It was a long time since Hagar had breathed that prayer, but at Mrs. Miller’s request she commenced it, repeating it correctly until she came to the words, “Give us this day our daily bread”; then she hesitated, and bending forward said, “What comes next, Miss Margaret? Is it ’Lead us not into temptation?”
“Yes, yes,” whispered the half-unconscious lady. “’Lead us not into temptation,’ that’s it.” Then, as if there were around her a dim foreboding of the great wrong Hagar was to do, she took her old nurse’s hand between her own, and continued, “Say it often, Hagar, ‘Lead us not into temptation’; you have much need for that prayer.”
A moment more, and Margaret Miller slept, while beside her sat Hagar Warren, half shuddering, she knew not why, as she thought of her mistress’ words, which seemed to her so much like the spirit of prophecy.
“Why do I need that prayer more than anyone else?” she said at last. “I have never been tempted more than I could bear—never shall be tempted—and if I am, old Hagar Warren, bad as she is, can resist temptation without that prayer.”
Still, reason as she would, Hagar could not shake off the strange feeling, and as she sat half dozing in her chair, with the dim lamplight flickering over her dark face, she fancied that the October wind, sighing so mournfully through the locust trees beneath the window, and then dying away in the distance, bore upon its wing, “‘Lead us not into temptation.’ Hagar, you have much need to say that prayer.”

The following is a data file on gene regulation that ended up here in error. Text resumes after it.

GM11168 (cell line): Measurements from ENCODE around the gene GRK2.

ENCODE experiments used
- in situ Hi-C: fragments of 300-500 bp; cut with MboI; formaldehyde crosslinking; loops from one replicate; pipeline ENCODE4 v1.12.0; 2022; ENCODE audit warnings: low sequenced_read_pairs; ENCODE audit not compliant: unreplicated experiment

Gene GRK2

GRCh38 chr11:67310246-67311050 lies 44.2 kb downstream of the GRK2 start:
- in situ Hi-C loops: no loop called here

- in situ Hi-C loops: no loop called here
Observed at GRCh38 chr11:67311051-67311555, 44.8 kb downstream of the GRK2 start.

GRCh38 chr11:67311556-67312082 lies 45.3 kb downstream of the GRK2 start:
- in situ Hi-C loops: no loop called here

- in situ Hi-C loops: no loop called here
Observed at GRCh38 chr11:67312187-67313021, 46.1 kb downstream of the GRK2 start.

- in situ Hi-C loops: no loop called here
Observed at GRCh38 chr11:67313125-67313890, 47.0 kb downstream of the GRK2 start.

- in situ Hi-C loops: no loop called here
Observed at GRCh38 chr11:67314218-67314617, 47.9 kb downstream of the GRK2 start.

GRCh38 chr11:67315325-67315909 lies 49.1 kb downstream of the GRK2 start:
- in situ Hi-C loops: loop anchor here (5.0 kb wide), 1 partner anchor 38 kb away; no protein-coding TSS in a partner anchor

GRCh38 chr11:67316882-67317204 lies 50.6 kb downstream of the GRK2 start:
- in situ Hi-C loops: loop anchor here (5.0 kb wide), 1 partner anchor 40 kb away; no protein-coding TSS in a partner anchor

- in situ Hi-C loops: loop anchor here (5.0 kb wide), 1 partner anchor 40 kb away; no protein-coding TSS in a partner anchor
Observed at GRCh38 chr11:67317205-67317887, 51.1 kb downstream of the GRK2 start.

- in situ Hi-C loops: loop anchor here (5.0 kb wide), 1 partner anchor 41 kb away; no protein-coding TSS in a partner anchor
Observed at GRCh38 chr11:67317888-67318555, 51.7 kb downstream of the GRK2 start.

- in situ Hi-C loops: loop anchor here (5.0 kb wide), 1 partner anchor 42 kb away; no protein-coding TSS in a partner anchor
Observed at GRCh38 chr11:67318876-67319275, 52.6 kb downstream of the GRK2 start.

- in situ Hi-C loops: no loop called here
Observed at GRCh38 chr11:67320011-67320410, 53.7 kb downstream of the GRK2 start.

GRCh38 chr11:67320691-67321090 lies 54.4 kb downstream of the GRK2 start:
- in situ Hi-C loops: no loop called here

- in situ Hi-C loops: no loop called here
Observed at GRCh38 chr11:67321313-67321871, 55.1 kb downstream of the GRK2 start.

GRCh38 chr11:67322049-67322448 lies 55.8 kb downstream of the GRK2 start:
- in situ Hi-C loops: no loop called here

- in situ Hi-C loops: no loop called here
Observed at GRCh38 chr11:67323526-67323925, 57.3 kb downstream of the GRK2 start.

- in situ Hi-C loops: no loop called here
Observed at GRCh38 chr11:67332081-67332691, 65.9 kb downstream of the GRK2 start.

Aye, Hagar Warren—much need, much need!
The wintry winds were blowing cold and chill around the old stone house, and the deep untrodden snow lay highly piled upon the ground. For many days the gray, leaden clouds had frowned gloomily down upon the earth below, covering it with a thick veil of white. But the storm was over now; with the setting sun it had gone to rest, and the pale moonlight stole softly into the silent chamber, where Madam Conway bent anxiously down to see if but the faintest breath came from the parted lips of her only daughter. There had been born to her that night another grandchild—a little, helpless girl, which now in an adjoining room was Hagar’s special care; and Hagar, sitting there with the wee creature upon her lap, and the dread fear at her heart that her young mistress might die, forgot for once to repine at her lot, and did cheerfully whatever was required of her to do.